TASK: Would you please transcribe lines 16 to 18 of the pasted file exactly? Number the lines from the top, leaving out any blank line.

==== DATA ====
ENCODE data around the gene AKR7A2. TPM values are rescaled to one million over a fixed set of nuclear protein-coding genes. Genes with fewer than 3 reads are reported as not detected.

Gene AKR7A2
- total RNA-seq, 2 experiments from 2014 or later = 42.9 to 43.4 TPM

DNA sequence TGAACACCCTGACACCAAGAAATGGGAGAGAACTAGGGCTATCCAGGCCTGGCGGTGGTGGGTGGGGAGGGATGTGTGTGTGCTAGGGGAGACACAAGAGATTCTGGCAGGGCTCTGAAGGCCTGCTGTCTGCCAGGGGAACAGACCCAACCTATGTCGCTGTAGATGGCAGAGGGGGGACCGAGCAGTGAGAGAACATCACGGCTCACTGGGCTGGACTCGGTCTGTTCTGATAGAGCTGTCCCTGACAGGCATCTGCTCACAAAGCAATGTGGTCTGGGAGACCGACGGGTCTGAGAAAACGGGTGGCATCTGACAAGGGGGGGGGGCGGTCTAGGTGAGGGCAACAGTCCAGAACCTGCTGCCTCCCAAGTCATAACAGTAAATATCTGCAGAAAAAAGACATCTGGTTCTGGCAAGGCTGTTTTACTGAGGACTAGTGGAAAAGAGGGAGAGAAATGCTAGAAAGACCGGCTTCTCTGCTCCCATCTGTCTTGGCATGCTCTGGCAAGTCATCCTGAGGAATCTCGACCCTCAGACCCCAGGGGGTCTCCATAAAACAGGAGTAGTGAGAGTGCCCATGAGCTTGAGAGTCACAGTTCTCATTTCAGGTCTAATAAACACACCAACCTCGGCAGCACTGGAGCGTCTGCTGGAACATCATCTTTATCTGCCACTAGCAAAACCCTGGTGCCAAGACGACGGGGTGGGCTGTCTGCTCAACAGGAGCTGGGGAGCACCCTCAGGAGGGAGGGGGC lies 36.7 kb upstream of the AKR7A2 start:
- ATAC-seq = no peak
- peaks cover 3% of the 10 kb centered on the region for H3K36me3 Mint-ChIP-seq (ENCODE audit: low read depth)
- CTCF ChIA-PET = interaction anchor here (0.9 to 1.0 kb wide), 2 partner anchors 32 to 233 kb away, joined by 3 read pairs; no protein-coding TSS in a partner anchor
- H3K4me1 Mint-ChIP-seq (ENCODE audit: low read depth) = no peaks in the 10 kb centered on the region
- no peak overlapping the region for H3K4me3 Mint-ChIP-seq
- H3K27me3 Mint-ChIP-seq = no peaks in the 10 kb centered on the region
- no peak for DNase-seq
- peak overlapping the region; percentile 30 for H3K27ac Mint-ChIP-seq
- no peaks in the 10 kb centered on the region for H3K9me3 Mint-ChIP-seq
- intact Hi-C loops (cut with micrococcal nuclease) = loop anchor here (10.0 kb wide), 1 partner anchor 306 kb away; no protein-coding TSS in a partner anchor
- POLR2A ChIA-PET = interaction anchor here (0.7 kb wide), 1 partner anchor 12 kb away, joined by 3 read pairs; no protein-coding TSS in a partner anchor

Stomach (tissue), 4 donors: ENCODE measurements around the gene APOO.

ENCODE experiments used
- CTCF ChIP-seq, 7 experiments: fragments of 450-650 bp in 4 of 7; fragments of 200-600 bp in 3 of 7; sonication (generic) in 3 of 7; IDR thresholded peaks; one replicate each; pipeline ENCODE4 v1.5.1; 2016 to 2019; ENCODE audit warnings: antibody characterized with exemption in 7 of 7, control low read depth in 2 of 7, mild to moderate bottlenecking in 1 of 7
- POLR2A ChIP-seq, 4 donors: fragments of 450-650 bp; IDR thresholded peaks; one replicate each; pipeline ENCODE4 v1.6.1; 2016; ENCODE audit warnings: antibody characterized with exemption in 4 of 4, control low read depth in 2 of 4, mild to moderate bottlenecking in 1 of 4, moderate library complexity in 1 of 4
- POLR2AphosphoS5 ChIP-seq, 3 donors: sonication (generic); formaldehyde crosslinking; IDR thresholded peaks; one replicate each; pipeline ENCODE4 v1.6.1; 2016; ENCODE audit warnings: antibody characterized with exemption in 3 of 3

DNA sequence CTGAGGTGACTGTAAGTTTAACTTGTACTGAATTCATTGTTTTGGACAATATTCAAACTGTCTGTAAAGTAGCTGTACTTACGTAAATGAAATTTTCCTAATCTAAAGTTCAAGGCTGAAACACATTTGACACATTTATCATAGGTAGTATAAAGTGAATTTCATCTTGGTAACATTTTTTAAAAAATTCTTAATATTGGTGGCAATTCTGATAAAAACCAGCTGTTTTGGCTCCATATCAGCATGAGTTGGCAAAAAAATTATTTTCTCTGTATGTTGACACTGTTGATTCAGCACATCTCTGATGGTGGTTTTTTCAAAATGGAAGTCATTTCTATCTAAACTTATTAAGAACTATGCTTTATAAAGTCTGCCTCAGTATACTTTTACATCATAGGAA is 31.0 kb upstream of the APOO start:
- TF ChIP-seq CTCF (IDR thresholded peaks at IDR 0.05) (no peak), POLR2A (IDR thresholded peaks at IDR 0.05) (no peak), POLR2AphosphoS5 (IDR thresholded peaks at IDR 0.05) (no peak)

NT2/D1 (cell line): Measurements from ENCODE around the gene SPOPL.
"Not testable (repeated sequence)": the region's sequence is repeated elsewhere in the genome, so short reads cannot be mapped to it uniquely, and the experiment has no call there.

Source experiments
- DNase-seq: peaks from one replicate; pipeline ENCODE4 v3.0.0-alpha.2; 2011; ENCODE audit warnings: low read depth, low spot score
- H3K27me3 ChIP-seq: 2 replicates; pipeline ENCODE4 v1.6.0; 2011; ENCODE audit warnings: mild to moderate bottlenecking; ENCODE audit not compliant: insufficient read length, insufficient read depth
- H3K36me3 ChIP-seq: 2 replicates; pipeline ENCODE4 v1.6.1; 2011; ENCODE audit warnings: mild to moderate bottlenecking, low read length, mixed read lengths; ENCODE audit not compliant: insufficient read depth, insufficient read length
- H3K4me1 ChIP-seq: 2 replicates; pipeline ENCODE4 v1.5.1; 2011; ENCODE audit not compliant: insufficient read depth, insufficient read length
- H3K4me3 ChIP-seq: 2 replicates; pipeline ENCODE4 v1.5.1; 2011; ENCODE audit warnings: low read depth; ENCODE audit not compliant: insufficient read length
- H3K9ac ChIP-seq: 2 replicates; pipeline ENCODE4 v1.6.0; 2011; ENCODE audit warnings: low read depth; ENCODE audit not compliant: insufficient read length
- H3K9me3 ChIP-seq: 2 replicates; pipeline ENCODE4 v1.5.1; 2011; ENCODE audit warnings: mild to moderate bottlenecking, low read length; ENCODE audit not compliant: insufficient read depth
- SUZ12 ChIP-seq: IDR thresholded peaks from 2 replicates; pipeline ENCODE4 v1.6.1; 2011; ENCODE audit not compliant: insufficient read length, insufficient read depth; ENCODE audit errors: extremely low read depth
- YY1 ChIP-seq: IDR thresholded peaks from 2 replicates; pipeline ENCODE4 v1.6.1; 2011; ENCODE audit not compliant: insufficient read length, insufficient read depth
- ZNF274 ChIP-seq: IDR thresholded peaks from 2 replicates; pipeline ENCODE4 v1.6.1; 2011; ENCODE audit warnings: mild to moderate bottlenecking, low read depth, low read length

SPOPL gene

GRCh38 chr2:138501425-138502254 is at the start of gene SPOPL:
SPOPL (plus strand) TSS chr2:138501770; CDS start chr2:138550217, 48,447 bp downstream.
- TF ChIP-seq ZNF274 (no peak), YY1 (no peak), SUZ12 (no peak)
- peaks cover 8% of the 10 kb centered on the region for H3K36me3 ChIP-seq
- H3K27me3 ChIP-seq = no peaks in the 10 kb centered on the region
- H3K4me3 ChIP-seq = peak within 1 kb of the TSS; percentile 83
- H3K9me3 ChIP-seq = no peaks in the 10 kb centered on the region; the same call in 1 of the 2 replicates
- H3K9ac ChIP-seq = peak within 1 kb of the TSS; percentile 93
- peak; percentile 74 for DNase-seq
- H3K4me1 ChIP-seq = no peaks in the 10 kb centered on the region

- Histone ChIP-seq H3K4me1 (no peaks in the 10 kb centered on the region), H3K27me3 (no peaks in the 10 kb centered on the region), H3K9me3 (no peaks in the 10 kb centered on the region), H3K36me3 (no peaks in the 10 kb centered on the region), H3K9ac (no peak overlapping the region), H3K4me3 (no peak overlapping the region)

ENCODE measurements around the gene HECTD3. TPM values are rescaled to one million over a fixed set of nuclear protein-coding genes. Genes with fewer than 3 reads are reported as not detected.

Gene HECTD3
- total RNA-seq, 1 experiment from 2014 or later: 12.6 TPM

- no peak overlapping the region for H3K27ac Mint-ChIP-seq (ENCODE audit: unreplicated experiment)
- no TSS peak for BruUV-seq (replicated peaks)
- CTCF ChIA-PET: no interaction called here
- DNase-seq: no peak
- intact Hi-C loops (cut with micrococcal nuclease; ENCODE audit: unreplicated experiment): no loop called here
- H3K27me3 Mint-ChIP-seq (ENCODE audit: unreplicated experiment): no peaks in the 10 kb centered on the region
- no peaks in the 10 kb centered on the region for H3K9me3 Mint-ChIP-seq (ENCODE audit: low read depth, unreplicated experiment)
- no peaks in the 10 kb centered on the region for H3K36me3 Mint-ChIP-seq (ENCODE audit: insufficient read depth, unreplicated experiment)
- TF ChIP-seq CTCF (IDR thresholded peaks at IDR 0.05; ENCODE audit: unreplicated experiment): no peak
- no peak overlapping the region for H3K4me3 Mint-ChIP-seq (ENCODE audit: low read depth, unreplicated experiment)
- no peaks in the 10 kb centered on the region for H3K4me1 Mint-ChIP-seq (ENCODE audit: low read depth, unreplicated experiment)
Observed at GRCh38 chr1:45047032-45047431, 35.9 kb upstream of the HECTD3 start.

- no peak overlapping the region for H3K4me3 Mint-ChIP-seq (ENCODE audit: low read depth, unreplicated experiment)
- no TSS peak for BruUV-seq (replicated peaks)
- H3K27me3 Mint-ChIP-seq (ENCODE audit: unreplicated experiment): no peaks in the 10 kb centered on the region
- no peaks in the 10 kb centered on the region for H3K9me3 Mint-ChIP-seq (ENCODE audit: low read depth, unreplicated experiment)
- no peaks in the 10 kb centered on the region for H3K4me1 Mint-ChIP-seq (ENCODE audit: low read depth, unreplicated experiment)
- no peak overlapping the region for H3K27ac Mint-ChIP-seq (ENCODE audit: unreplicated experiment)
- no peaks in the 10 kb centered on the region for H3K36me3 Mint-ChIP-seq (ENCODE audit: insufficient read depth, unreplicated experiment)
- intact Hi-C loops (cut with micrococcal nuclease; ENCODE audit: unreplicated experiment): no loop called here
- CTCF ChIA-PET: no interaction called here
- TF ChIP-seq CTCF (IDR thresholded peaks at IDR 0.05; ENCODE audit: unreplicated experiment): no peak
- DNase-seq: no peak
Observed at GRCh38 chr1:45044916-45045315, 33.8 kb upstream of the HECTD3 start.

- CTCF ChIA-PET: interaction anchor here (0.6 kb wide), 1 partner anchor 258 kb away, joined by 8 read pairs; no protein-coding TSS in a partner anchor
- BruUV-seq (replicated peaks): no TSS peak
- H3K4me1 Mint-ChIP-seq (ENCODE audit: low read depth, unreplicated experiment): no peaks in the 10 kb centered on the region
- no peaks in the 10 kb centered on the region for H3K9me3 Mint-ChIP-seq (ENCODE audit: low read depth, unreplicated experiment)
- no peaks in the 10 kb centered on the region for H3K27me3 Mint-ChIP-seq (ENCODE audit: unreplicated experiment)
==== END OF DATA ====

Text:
Stomach (tissue), 4 donors: ENCODE measurements around the gene APOO.

ENCODE experiments used
- CTCF ChIP-seq, 7 experiments: fragments of 450-650 bp in 4 of 7; fragments of 200-600 bp in 3 of 7; sonication (generic) in 3 of 7; IDR thresholded peaks; one replicate each; pipeline ENCODE4 v1.5.1; 2016 to 2019; ENCODE audit warnings: antibody characterized with exemption in 7 of 7, control low read depth in 2 of 7, mild to moderate bottlenecking in 1 of 7